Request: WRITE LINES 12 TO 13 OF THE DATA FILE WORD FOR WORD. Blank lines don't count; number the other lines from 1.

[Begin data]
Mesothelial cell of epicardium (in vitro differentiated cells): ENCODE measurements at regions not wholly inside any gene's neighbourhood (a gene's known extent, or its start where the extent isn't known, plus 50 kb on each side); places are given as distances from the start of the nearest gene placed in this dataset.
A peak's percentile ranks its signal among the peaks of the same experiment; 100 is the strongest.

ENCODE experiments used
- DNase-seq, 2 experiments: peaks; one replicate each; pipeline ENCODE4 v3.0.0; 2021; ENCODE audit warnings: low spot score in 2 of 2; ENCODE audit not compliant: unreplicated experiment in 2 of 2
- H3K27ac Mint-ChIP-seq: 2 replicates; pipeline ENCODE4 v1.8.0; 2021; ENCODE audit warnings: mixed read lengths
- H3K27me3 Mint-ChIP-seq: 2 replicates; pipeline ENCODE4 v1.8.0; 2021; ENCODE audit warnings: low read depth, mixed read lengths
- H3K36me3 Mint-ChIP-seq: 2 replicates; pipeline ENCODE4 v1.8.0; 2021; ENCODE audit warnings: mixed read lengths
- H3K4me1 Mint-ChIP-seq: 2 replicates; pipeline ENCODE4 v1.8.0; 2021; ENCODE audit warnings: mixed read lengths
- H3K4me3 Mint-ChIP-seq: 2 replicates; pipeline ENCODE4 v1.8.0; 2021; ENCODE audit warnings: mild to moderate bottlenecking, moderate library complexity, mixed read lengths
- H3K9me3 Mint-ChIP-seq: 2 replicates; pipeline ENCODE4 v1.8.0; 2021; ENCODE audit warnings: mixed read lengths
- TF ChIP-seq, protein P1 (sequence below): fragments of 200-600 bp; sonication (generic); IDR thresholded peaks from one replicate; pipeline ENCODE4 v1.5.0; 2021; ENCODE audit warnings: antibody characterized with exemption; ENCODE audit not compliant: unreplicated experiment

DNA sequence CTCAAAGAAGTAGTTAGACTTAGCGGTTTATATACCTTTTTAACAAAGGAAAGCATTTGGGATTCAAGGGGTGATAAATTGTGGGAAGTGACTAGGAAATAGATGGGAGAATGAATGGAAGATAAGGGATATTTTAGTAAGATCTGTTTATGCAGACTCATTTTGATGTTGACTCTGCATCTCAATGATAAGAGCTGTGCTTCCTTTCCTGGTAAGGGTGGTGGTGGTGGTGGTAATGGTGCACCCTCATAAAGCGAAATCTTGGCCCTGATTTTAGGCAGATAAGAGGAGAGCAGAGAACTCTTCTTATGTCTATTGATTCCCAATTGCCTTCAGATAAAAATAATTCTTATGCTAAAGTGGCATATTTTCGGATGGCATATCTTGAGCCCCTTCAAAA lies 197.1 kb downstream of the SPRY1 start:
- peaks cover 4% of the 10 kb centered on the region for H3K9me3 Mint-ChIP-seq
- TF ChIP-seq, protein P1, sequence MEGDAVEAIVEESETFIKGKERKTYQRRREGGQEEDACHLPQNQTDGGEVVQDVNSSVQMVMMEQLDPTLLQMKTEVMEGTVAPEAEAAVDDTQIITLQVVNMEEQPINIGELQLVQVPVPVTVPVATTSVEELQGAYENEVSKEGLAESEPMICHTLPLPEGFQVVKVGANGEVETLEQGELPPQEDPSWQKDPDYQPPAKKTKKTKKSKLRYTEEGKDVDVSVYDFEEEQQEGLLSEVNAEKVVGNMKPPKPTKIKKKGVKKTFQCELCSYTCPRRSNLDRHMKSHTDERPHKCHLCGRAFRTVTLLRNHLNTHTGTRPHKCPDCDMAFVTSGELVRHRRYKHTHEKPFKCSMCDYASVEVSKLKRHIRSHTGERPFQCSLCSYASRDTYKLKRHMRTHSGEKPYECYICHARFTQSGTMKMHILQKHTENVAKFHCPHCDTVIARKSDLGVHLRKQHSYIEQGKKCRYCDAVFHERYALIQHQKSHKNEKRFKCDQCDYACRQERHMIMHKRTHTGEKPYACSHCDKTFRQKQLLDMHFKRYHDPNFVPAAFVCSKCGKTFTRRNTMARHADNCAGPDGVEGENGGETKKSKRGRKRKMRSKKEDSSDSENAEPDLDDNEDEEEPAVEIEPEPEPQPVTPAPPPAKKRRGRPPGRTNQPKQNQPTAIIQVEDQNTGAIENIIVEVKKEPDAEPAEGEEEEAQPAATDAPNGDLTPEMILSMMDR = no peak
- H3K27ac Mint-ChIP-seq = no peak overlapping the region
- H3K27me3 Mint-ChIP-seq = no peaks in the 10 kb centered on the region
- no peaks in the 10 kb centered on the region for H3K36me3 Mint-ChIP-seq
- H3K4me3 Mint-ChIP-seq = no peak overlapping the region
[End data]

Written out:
DNA sequence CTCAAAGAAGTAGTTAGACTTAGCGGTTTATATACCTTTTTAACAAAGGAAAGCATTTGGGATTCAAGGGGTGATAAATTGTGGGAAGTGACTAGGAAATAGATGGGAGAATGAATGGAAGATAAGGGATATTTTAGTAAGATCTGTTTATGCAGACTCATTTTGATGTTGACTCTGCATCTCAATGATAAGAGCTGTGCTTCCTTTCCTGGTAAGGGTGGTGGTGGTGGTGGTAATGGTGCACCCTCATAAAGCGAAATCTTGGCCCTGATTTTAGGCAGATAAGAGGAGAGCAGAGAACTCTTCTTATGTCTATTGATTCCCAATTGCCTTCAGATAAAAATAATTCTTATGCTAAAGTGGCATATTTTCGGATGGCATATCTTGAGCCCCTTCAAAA lies 197.1 kb downstream of the SPRY1 start:
- peaks cover 4% of the 10 kb centered on the region for H3K9me3 Mint-ChIP-seq